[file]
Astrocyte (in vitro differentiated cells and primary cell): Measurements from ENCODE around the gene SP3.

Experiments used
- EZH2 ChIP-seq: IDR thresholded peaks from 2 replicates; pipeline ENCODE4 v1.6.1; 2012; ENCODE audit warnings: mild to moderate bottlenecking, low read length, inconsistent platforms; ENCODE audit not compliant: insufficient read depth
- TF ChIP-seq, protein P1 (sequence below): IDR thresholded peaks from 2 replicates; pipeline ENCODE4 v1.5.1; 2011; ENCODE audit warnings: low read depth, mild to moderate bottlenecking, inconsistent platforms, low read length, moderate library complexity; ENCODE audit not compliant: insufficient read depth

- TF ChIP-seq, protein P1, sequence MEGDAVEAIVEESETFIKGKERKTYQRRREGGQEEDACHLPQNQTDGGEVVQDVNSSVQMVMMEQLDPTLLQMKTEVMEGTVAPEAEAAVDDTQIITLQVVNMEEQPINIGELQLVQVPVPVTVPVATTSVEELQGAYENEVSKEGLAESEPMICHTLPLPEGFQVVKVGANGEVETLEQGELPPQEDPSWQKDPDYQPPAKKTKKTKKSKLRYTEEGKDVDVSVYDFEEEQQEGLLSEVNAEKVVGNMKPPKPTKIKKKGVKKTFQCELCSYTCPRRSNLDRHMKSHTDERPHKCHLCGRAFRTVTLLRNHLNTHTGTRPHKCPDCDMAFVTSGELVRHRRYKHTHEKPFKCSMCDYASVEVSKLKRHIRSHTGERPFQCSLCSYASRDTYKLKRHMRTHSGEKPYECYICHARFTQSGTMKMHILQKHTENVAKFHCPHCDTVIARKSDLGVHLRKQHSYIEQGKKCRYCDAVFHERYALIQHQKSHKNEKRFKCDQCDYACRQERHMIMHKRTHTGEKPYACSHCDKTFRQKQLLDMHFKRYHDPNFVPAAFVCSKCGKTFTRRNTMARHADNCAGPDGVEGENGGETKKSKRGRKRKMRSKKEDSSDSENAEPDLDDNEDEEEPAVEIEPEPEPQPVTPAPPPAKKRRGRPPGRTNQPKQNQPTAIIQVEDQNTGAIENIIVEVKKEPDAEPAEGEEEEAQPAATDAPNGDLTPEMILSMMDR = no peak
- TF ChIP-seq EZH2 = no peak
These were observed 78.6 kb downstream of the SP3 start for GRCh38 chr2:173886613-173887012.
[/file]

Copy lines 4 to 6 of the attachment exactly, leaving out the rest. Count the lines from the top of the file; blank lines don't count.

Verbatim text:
- TF ChIP-seq, protein P1 (sequence below): IDR thresholded peaks from 2 replicates; pipeline ENCODE4 v1.5.1; 2011; ENCODE audit warnings: low read depth, mild to moderate bottlenecking, inconsistent platforms, low read length, moderate library complexity; ENCODE audit not compliant: insufficient read depth

- TF ChIP-seq, protein P1, sequence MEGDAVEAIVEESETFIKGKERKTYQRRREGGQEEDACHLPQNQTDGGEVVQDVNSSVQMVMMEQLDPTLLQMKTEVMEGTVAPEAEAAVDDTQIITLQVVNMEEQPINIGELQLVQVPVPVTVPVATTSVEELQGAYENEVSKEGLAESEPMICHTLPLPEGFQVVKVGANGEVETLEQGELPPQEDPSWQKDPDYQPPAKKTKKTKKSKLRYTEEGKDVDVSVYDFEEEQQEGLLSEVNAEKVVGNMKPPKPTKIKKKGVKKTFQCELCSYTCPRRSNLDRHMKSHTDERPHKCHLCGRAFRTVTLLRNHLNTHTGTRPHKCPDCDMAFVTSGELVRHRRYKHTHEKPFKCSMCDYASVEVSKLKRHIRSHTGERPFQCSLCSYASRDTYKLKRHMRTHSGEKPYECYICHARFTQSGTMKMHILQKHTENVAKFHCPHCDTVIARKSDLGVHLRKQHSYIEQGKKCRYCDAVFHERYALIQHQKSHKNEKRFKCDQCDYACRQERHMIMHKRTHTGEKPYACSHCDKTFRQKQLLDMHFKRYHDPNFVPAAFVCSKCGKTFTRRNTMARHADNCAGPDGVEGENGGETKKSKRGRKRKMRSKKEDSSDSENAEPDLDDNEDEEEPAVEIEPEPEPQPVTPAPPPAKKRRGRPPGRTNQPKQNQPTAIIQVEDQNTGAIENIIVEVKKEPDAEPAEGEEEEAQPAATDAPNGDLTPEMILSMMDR = no peak
- TF ChIP-seq EZH2 = no peak